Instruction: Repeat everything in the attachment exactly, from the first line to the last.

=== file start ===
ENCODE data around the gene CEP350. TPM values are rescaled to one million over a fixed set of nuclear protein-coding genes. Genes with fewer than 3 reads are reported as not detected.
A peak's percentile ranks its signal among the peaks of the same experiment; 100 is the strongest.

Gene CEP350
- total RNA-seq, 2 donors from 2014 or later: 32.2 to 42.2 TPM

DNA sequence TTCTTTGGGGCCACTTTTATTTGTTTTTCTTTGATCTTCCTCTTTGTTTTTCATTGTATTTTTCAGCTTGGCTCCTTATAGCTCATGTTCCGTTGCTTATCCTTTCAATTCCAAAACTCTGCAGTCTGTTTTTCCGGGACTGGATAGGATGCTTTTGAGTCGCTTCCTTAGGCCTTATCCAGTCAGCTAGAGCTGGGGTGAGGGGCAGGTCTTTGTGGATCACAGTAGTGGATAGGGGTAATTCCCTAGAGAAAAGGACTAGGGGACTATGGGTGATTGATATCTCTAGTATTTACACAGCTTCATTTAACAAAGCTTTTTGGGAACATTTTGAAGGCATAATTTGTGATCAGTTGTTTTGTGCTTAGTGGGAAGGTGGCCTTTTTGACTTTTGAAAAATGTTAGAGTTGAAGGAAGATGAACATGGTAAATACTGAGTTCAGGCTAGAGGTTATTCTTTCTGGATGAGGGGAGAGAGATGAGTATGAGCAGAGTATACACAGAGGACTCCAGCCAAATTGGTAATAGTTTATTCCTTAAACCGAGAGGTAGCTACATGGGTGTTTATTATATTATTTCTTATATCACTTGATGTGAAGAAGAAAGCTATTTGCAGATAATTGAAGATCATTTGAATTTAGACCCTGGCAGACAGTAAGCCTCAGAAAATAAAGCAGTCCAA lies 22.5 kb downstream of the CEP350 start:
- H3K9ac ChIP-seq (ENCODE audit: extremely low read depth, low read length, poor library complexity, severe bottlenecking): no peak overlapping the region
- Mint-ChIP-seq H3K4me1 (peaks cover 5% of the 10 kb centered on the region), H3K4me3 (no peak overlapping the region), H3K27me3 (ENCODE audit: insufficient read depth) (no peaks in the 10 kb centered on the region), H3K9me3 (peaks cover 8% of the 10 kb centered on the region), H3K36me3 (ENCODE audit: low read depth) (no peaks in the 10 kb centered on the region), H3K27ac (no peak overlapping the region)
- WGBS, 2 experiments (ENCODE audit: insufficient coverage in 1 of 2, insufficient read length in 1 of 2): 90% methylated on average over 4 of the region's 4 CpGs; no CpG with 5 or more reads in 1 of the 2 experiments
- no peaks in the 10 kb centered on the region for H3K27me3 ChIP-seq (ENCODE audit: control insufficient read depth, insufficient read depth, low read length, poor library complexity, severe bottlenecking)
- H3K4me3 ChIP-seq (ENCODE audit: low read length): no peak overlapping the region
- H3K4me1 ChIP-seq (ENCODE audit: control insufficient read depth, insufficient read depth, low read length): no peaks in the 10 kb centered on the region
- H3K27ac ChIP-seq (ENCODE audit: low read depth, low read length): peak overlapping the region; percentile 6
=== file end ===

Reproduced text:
ENCODE data around the gene CEP350. TPM values are rescaled to one million over a fixed set of nuclear protein-coding genes. Genes with fewer than 3 reads are reported as not detected.
A peak's percentile ranks its signal among the peaks of the same experiment; 100 is the strongest.

Gene CEP350
- total RNA-seq, 2 donors from 2014 or later: 32.2 to 42.2 TPM

DNA sequence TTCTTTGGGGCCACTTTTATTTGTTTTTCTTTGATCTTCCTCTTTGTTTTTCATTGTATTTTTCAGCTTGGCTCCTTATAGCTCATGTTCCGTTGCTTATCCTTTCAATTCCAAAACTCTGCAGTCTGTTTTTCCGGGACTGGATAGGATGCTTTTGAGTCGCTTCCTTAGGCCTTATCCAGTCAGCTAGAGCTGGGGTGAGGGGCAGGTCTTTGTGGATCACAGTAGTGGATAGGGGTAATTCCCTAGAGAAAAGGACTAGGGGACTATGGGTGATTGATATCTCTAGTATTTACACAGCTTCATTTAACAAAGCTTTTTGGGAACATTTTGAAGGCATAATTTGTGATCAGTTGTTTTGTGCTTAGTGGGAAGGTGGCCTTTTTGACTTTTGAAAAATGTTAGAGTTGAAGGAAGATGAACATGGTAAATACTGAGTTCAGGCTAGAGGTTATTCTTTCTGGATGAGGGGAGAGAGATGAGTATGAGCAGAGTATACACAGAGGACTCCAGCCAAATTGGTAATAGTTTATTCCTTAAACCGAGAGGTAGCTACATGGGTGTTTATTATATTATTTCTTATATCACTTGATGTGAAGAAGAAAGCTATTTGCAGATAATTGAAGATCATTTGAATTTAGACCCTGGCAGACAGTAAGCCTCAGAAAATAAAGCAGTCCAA lies 22.5 kb downstream of the CEP350 start:
- H3K9ac ChIP-seq (ENCODE audit: extremely low read depth, low read length, poor library complexity, severe bottlenecking): no peak overlapping the region
- Mint-ChIP-seq H3K4me1 (peaks cover 5% of the 10 kb centered on the region), H3K4me3 (no peak overlapping the region), H3K27me3 (ENCODE audit: insufficient read depth) (no peaks in the 10 kb centered on the region), H3K9me3 (peaks cover 8% of the 10 kb centered on the region), H3K36me3 (ENCODE audit: low read depth) (no peaks in the 10 kb centered on the region), H3K27ac (no peak overlapping the region)
- WGBS, 2 experiments (ENCODE audit: insufficient coverage in 1 of 2, insufficient read length in 1 of 2): 90% methylated on average over 4 of the region's 4 CpGs; no CpG with 5 or more reads in 1 of the 2 experiments
- no peaks in the 10 kb centered on the region for H3K27me3 ChIP-seq (ENCODE audit: control insufficient read depth, insufficient read depth, low read length, poor library complexity, severe bottlenecking)
- H3K4me3 ChIP-seq (ENCODE audit: low read length): no peak overlapping the region
- H3K4me1 ChIP-seq (ENCODE audit: control insufficient read depth, insufficient read depth, low read length): no peaks in the 10 kb centered on the region
- H3K27ac ChIP-seq (ENCODE audit: low read depth, low read length): peak overlapping the region; percentile 6